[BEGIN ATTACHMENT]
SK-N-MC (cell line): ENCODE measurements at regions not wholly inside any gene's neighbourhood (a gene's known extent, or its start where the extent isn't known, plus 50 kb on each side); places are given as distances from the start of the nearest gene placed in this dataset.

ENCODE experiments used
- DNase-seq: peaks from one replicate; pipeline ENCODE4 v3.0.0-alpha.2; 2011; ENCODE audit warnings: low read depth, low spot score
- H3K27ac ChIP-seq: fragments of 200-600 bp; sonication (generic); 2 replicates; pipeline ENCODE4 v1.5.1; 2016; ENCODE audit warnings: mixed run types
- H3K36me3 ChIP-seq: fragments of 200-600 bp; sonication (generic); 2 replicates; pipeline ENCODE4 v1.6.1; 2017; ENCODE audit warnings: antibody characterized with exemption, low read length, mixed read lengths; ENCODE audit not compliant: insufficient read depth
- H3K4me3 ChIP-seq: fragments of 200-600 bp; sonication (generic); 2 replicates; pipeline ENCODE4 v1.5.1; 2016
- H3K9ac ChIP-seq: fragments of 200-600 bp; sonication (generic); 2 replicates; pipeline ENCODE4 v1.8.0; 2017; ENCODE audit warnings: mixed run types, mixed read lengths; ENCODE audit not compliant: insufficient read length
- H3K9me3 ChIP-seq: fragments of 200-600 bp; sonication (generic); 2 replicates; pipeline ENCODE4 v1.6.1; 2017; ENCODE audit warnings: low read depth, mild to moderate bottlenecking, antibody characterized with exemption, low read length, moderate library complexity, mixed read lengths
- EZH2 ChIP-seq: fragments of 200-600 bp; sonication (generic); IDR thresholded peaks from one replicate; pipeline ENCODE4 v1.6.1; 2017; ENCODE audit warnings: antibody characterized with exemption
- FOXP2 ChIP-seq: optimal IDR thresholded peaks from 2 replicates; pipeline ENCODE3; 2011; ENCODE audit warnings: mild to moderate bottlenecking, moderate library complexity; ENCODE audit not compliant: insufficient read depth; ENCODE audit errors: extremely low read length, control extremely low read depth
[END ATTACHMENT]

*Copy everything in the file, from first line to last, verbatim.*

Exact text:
SK-N-MC (cell line): ENCODE measurements at regions not wholly inside any gene's neighbourhood (a gene's known extent, or its start where the extent isn't known, plus 50 kb on each side); places are given as distances from the start of the nearest gene placed in this dataset.

ENCODE experiments used
- DNase-seq: peaks from one replicate; pipeline ENCODE4 v3.0.0-alpha.2; 2011; ENCODE audit warnings: low read depth, low spot score
- H3K27ac ChIP-seq: fragments of 200-600 bp; sonication (generic); 2 replicates; pipeline ENCODE4 v1.5.1; 2016; ENCODE audit warnings: mixed run types
- H3K36me3 ChIP-seq: fragments of 200-600 bp; sonication (generic); 2 replicates; pipeline ENCODE4 v1.6.1; 2017; ENCODE audit warnings: antibody characterized with exemption, low read length, mixed read lengths; ENCODE audit not compliant: insufficient read depth
- H3K4me3 ChIP-seq: fragments of 200-600 bp; sonication (generic); 2 replicates; pipeline ENCODE4 v1.5.1; 2016
- H3K9ac ChIP-seq: fragments of 200-600 bp; sonication (generic); 2 replicates; pipeline ENCODE4 v1.8.0; 2017; ENCODE audit warnings: mixed run types, mixed read lengths; ENCODE audit not compliant: insufficient read length
- H3K9me3 ChIP-seq: fragments of 200-600 bp; sonication (generic); 2 replicates; pipeline ENCODE4 v1.6.1; 2017; ENCODE audit warnings: low read depth, mild to moderate bottlenecking, antibody characterized with exemption, low read length, moderate library complexity, mixed read lengths
- EZH2 ChIP-seq: fragments of 200-600 bp; sonication (generic); IDR thresholded peaks from one replicate; pipeline ENCODE4 v1.6.1; 2017; ENCODE audit warnings: antibody characterized with exemption
- FOXP2 ChIP-seq: optimal IDR thresholded peaks from 2 replicates; pipeline ENCODE3; 2011; ENCODE audit warnings: mild to moderate bottlenecking, moderate library complexity; ENCODE audit not compliant: insufficient read depth; ENCODE audit errors: extremely low read length, control extremely low read depth